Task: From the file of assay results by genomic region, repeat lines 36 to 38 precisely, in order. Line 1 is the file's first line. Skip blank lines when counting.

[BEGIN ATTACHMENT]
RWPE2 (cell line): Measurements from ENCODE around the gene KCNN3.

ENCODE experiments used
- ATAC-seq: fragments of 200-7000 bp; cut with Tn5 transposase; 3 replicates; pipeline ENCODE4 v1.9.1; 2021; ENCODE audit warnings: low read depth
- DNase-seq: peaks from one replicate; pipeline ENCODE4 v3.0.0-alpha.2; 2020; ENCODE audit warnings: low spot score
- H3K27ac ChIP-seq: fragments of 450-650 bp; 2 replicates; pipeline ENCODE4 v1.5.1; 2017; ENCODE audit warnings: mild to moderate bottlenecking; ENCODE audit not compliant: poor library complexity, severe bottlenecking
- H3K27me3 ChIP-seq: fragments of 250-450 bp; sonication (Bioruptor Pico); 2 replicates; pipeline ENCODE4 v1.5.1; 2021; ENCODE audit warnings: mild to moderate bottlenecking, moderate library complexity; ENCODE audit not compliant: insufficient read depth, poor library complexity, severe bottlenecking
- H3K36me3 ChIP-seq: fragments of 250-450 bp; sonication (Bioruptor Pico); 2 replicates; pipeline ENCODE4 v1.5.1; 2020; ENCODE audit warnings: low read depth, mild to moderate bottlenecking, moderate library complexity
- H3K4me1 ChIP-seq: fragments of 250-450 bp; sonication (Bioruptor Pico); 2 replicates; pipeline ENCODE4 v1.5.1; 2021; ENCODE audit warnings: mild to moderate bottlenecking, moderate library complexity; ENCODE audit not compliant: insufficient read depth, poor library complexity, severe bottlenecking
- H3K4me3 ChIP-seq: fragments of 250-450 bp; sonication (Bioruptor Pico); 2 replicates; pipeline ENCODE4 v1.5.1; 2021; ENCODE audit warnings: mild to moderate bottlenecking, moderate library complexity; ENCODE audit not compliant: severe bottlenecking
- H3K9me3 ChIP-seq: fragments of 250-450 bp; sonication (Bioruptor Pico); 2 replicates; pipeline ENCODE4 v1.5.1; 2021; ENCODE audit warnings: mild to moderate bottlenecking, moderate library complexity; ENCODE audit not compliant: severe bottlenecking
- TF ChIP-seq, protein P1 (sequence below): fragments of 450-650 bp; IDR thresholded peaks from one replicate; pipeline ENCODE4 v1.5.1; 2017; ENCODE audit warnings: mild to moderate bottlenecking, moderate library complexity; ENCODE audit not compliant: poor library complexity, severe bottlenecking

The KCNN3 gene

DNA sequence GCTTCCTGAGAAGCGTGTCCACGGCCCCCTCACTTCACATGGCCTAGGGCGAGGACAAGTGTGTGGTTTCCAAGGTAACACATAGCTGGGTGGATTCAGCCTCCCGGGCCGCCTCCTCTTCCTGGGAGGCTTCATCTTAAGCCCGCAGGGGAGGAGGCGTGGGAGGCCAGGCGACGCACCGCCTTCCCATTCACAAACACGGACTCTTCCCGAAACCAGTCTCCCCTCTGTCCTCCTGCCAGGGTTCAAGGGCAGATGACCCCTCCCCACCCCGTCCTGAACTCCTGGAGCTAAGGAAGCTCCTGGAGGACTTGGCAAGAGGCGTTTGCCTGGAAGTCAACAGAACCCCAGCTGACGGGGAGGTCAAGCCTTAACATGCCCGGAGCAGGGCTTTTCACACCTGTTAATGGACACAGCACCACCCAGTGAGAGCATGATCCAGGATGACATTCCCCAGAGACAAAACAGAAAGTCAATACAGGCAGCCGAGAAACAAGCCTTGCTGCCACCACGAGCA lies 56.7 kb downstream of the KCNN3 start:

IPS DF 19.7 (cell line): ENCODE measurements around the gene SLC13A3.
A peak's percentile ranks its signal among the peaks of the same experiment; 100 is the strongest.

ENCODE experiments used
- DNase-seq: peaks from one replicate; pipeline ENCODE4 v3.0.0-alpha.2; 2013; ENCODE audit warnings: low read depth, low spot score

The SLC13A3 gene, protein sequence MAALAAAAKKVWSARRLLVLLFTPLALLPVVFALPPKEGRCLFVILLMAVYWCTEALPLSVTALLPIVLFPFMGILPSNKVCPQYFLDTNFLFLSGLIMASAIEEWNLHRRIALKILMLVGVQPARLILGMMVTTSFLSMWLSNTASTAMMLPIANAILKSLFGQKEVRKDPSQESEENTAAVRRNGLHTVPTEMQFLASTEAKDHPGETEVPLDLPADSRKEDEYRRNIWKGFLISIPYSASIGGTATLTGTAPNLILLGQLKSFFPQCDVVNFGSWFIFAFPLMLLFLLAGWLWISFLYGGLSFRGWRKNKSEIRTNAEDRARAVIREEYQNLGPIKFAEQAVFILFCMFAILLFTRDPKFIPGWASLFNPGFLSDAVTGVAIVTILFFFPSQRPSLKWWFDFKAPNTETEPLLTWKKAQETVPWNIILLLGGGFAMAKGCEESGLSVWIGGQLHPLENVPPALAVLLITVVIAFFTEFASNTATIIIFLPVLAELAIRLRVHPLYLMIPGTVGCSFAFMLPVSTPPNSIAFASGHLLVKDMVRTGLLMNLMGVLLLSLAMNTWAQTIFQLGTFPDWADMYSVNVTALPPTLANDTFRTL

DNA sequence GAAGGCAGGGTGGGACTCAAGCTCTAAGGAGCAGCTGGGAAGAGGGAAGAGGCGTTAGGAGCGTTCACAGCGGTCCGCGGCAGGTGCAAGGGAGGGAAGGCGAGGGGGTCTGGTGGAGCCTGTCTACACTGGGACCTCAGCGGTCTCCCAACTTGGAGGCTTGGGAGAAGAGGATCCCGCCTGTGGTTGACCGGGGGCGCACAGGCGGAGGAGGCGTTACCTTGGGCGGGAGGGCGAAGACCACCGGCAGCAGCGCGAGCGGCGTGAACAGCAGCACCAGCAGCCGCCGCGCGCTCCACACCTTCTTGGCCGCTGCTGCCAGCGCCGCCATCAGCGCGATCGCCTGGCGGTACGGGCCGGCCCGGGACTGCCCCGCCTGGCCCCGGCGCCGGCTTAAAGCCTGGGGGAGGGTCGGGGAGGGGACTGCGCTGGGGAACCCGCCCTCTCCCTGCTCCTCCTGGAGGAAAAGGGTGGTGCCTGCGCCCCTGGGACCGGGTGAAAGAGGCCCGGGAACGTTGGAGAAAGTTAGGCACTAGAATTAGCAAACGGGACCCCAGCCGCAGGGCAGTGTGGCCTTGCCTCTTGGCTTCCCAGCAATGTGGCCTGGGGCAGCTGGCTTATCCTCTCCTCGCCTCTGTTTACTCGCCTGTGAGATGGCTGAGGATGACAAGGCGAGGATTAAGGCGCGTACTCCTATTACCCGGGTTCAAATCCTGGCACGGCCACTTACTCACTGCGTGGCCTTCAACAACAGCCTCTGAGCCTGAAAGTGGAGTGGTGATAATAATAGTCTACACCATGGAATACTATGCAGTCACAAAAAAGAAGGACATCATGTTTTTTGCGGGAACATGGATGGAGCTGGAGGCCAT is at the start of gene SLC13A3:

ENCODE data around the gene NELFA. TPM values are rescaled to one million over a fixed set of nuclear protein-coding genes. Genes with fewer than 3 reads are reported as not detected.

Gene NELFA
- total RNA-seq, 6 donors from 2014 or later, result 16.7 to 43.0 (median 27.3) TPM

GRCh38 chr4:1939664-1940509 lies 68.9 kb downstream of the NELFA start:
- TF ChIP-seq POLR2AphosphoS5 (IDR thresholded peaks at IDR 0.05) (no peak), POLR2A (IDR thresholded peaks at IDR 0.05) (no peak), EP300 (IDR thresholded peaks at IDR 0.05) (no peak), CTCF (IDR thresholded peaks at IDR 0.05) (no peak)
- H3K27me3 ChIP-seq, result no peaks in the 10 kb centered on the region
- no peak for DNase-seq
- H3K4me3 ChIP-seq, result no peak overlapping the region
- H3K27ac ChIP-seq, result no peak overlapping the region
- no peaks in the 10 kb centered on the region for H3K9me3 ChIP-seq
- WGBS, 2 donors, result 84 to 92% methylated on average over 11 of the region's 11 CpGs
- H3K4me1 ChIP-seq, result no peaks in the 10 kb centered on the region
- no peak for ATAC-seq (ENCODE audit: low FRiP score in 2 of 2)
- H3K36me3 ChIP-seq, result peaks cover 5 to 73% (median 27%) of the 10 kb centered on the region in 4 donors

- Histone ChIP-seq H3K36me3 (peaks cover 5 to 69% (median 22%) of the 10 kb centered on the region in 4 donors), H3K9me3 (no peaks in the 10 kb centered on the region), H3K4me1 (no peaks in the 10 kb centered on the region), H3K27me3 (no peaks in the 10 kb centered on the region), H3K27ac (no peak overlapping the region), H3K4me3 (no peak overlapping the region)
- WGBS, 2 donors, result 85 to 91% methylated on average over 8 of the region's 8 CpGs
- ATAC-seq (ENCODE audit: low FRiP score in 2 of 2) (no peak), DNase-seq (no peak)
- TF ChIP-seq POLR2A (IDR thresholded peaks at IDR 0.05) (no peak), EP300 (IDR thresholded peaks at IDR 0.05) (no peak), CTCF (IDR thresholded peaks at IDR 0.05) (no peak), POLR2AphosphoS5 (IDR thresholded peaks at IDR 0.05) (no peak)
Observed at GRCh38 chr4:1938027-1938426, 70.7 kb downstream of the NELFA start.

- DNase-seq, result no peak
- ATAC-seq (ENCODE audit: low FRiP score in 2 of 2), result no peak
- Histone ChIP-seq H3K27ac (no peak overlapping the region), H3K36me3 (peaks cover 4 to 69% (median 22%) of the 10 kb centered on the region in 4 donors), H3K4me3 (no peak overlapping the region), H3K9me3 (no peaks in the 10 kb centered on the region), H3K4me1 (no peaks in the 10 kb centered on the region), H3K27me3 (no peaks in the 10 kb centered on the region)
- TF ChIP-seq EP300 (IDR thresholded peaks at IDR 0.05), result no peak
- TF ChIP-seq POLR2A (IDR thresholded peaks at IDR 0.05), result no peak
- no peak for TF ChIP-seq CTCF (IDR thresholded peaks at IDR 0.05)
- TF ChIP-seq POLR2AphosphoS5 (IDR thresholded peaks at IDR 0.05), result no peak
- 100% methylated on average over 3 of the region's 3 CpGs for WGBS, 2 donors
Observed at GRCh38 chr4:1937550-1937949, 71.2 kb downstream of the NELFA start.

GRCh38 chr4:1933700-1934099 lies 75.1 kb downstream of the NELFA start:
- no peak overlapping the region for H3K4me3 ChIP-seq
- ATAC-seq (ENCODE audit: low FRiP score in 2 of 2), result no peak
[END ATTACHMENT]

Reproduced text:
- ATAC-seq (ENCODE audit: low FRiP score in 2 of 2) (no peak), DNase-seq (no peak)
- TF ChIP-seq POLR2A (IDR thresholded peaks at IDR 0.05) (no peak), EP300 (IDR thresholded peaks at IDR 0.05) (no peak), CTCF (IDR thresholded peaks at IDR 0.05) (no peak), POLR2AphosphoS5 (IDR thresholded peaks at IDR 0.05) (no peak)
Observed at GRCh38 chr4:1938027-1938426, 70.7 kb downstream of the NELFA start.